Wechsler's learning in the law was never called into question as a result of the incident that led to his suspension. However, Wechshler has demonstrated to the Hearing Panel that he is a competent attorney and is aware of recent developments in real estate law. The letters of support from members of the Bar further support the conclusion that Wechsler has the legal skills to resume the practice of law.

CONDITIONS OF PROBATION

Part one - M. P. R. E.

Within thirty days of the entry of the order of reinstatement, the Petitioner shall register for the next available Multistate Professional Responsibility Examination (M. P. R. E.). The Petitioner shall achieve a score of 75 or above on such examination and shall furnish evidence of this to Bar Counsel.

Part Two - Peer Monitoring

Within thirty days of the entry of the order of reinstatement, the Petitioner shall submit to Bar Counsel the name of an attorney engaged in the active practice of law in Massachusetts who has agreed to act as a peer monitor for the Petitioner ("the Peer Monitor"). Bar Counsel shall approve or reject the proposed Peer Monitor within seven days of submission. Upon approval of the Peer Monitor by Bar Counsel, the Peer Monitor shall:

(1) meet with the Petitioner at least once a month during the Petitioner's probation to review the Petitioner's client caseload and to discuss any actual or potential ethical issues that may arise from the Petitioner's representation of his clients;

(2) conduct at least three unannounced random reviews of the Petitioner's client files every six months during the Petitioner's probation; and

(3) be reasonably available during the Petitioner's probation to answer questions by the Petitioner about case management and ethical issues.

No later than the tenth day of each month, the Peer Monitor shall certify to Bar Counsel whether the Petitioner met with the Peer Monitor at least once during the previous month and whether, to the Peer Monitor's satisfaction, the Petitioner appeared to be conducting himself within the bounds of the Massachusetts Code of Professional Conduct. The Peer Monitor's certification shall also include the results of any unannounced random client file review conducted during the previous month.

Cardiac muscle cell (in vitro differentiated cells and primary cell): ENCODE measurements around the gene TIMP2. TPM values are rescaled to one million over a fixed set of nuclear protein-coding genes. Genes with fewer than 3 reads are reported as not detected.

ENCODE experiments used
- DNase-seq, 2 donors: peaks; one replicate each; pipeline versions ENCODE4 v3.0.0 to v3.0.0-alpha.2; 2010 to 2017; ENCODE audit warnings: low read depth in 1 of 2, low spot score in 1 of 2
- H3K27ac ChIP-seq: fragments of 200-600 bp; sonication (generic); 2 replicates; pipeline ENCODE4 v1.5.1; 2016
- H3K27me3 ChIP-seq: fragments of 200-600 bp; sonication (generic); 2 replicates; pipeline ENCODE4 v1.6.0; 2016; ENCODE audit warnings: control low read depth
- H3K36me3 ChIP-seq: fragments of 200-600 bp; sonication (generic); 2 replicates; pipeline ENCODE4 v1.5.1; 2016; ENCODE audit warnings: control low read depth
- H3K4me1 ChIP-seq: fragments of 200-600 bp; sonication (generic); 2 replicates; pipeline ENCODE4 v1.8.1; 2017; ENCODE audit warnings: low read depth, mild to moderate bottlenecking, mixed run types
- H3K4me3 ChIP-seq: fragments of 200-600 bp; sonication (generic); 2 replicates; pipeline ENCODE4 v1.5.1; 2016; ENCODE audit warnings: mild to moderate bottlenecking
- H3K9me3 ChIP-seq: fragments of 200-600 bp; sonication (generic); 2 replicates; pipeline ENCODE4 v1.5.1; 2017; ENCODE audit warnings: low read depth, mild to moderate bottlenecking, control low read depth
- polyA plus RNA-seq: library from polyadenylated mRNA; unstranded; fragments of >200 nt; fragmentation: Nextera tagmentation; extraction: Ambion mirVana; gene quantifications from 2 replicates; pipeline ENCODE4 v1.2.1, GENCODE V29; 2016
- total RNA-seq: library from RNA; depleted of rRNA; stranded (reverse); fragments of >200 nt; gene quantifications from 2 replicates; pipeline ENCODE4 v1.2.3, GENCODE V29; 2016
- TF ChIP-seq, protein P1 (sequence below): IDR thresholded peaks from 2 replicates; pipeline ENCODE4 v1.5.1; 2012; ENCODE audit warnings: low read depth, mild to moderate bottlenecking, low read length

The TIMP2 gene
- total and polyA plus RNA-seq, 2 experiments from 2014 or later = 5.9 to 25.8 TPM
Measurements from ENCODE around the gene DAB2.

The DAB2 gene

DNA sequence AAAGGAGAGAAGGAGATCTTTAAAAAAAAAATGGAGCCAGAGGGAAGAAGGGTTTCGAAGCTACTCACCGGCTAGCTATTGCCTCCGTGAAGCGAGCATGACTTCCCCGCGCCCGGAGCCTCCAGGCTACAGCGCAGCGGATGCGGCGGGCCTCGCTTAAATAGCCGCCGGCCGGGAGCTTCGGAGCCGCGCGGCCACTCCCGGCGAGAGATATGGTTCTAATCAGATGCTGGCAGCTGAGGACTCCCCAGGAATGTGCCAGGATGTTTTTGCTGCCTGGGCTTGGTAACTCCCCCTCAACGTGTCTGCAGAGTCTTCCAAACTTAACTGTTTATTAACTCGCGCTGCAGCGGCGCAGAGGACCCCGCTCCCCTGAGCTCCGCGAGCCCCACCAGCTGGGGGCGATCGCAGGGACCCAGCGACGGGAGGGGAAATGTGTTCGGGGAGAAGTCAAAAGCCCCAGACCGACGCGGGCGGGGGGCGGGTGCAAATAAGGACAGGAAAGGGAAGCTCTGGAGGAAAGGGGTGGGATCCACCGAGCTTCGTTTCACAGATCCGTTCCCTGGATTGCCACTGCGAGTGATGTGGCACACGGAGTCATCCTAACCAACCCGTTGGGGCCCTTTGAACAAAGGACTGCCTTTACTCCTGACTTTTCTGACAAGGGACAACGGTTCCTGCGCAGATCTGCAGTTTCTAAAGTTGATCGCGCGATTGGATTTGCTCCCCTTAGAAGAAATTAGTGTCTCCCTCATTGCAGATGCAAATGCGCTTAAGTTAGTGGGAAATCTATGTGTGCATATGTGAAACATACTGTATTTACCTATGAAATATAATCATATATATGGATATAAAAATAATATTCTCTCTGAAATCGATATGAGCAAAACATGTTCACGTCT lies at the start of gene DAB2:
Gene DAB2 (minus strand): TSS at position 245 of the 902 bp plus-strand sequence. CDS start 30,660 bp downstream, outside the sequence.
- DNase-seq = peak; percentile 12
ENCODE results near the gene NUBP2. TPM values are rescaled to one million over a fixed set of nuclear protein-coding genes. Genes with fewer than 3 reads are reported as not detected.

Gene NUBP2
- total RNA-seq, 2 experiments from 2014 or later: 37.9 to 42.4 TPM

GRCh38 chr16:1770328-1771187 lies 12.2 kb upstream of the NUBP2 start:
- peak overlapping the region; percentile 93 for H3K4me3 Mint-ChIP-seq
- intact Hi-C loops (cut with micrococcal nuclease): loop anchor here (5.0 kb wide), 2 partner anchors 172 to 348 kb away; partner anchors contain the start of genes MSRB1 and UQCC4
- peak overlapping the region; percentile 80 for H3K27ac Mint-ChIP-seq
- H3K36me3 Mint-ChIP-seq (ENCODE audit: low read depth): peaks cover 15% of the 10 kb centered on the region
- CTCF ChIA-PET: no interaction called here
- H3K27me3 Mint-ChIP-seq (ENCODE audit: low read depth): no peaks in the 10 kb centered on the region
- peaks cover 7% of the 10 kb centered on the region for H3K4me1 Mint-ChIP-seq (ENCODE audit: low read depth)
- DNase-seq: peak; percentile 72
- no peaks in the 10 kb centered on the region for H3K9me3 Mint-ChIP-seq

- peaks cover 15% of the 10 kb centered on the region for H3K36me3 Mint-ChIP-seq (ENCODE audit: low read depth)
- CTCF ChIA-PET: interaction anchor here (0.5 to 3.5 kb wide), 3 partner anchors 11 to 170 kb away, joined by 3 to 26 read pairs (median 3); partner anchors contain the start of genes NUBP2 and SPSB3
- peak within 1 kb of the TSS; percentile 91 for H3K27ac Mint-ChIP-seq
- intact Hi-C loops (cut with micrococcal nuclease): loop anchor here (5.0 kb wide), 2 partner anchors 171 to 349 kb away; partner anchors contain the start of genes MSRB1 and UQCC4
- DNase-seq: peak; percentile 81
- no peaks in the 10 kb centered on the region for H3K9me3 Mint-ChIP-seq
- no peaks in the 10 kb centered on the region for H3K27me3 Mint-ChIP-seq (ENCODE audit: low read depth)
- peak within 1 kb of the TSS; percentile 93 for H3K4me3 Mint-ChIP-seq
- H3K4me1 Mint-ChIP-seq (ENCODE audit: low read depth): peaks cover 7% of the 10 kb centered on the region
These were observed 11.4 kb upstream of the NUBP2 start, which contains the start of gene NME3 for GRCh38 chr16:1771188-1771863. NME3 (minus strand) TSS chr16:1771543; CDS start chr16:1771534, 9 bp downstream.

The Petitioner and the Peer Monitor shall take all necessary steps to preserve client confidences and to avoid any actual or perceived conflicts of interest.

Part Three - Continuing Legal Education

The Petitioner shall complete no fewer than fifteen hours of continuing legal education during his probation. Every six months during his probation, the Petitioner shall submit to Bar Counsel appropriate certifications demonstrating that he completed no fewer than five hours of such courses during the previous six months, but remembering that the yearly total shall be fifteen.

Part Four- Malpractice Insurance

The Petitioner shall maintain malpractice insurance with liability limits of at least $300,000/$500,000, with a deductible not exceeding $10,000, for the duration of his probation.

Part Five - Civil Penalty

The Petitioner continues to have an outstanding balance of approximately Ten Thousand ($10,000.00) dollars, associated with the civil penalty imposed. The Petitioner is required to provide a detailed payment plan agreeable to the U.S. Attorney's Office and Bar Counsel, within Thirty (30) days following this order. Said payment plan must specify that the balance is to paid in full within one year.

Part Six - Termination of Probation

The Petitioner's probation shall terminate twenty-four months from the date of the entry of the order of reinstatement.

Respectfully Submitted,
Naomi Gordon, Panel Member
Mitchell H. Kaplan, Panel Member
Anthony W. Fugate, Chairperson

1 The complete Order of the Court is available by contacting the Clerk of the Supreme Judicial Court for Suffolk County.



BBO/OBC Privacy Policy. Please direct all questions to webmaster@massbbo.org.
© 2003. Board of Bar Overseers. Office of Bar Counsel. All rights reserved.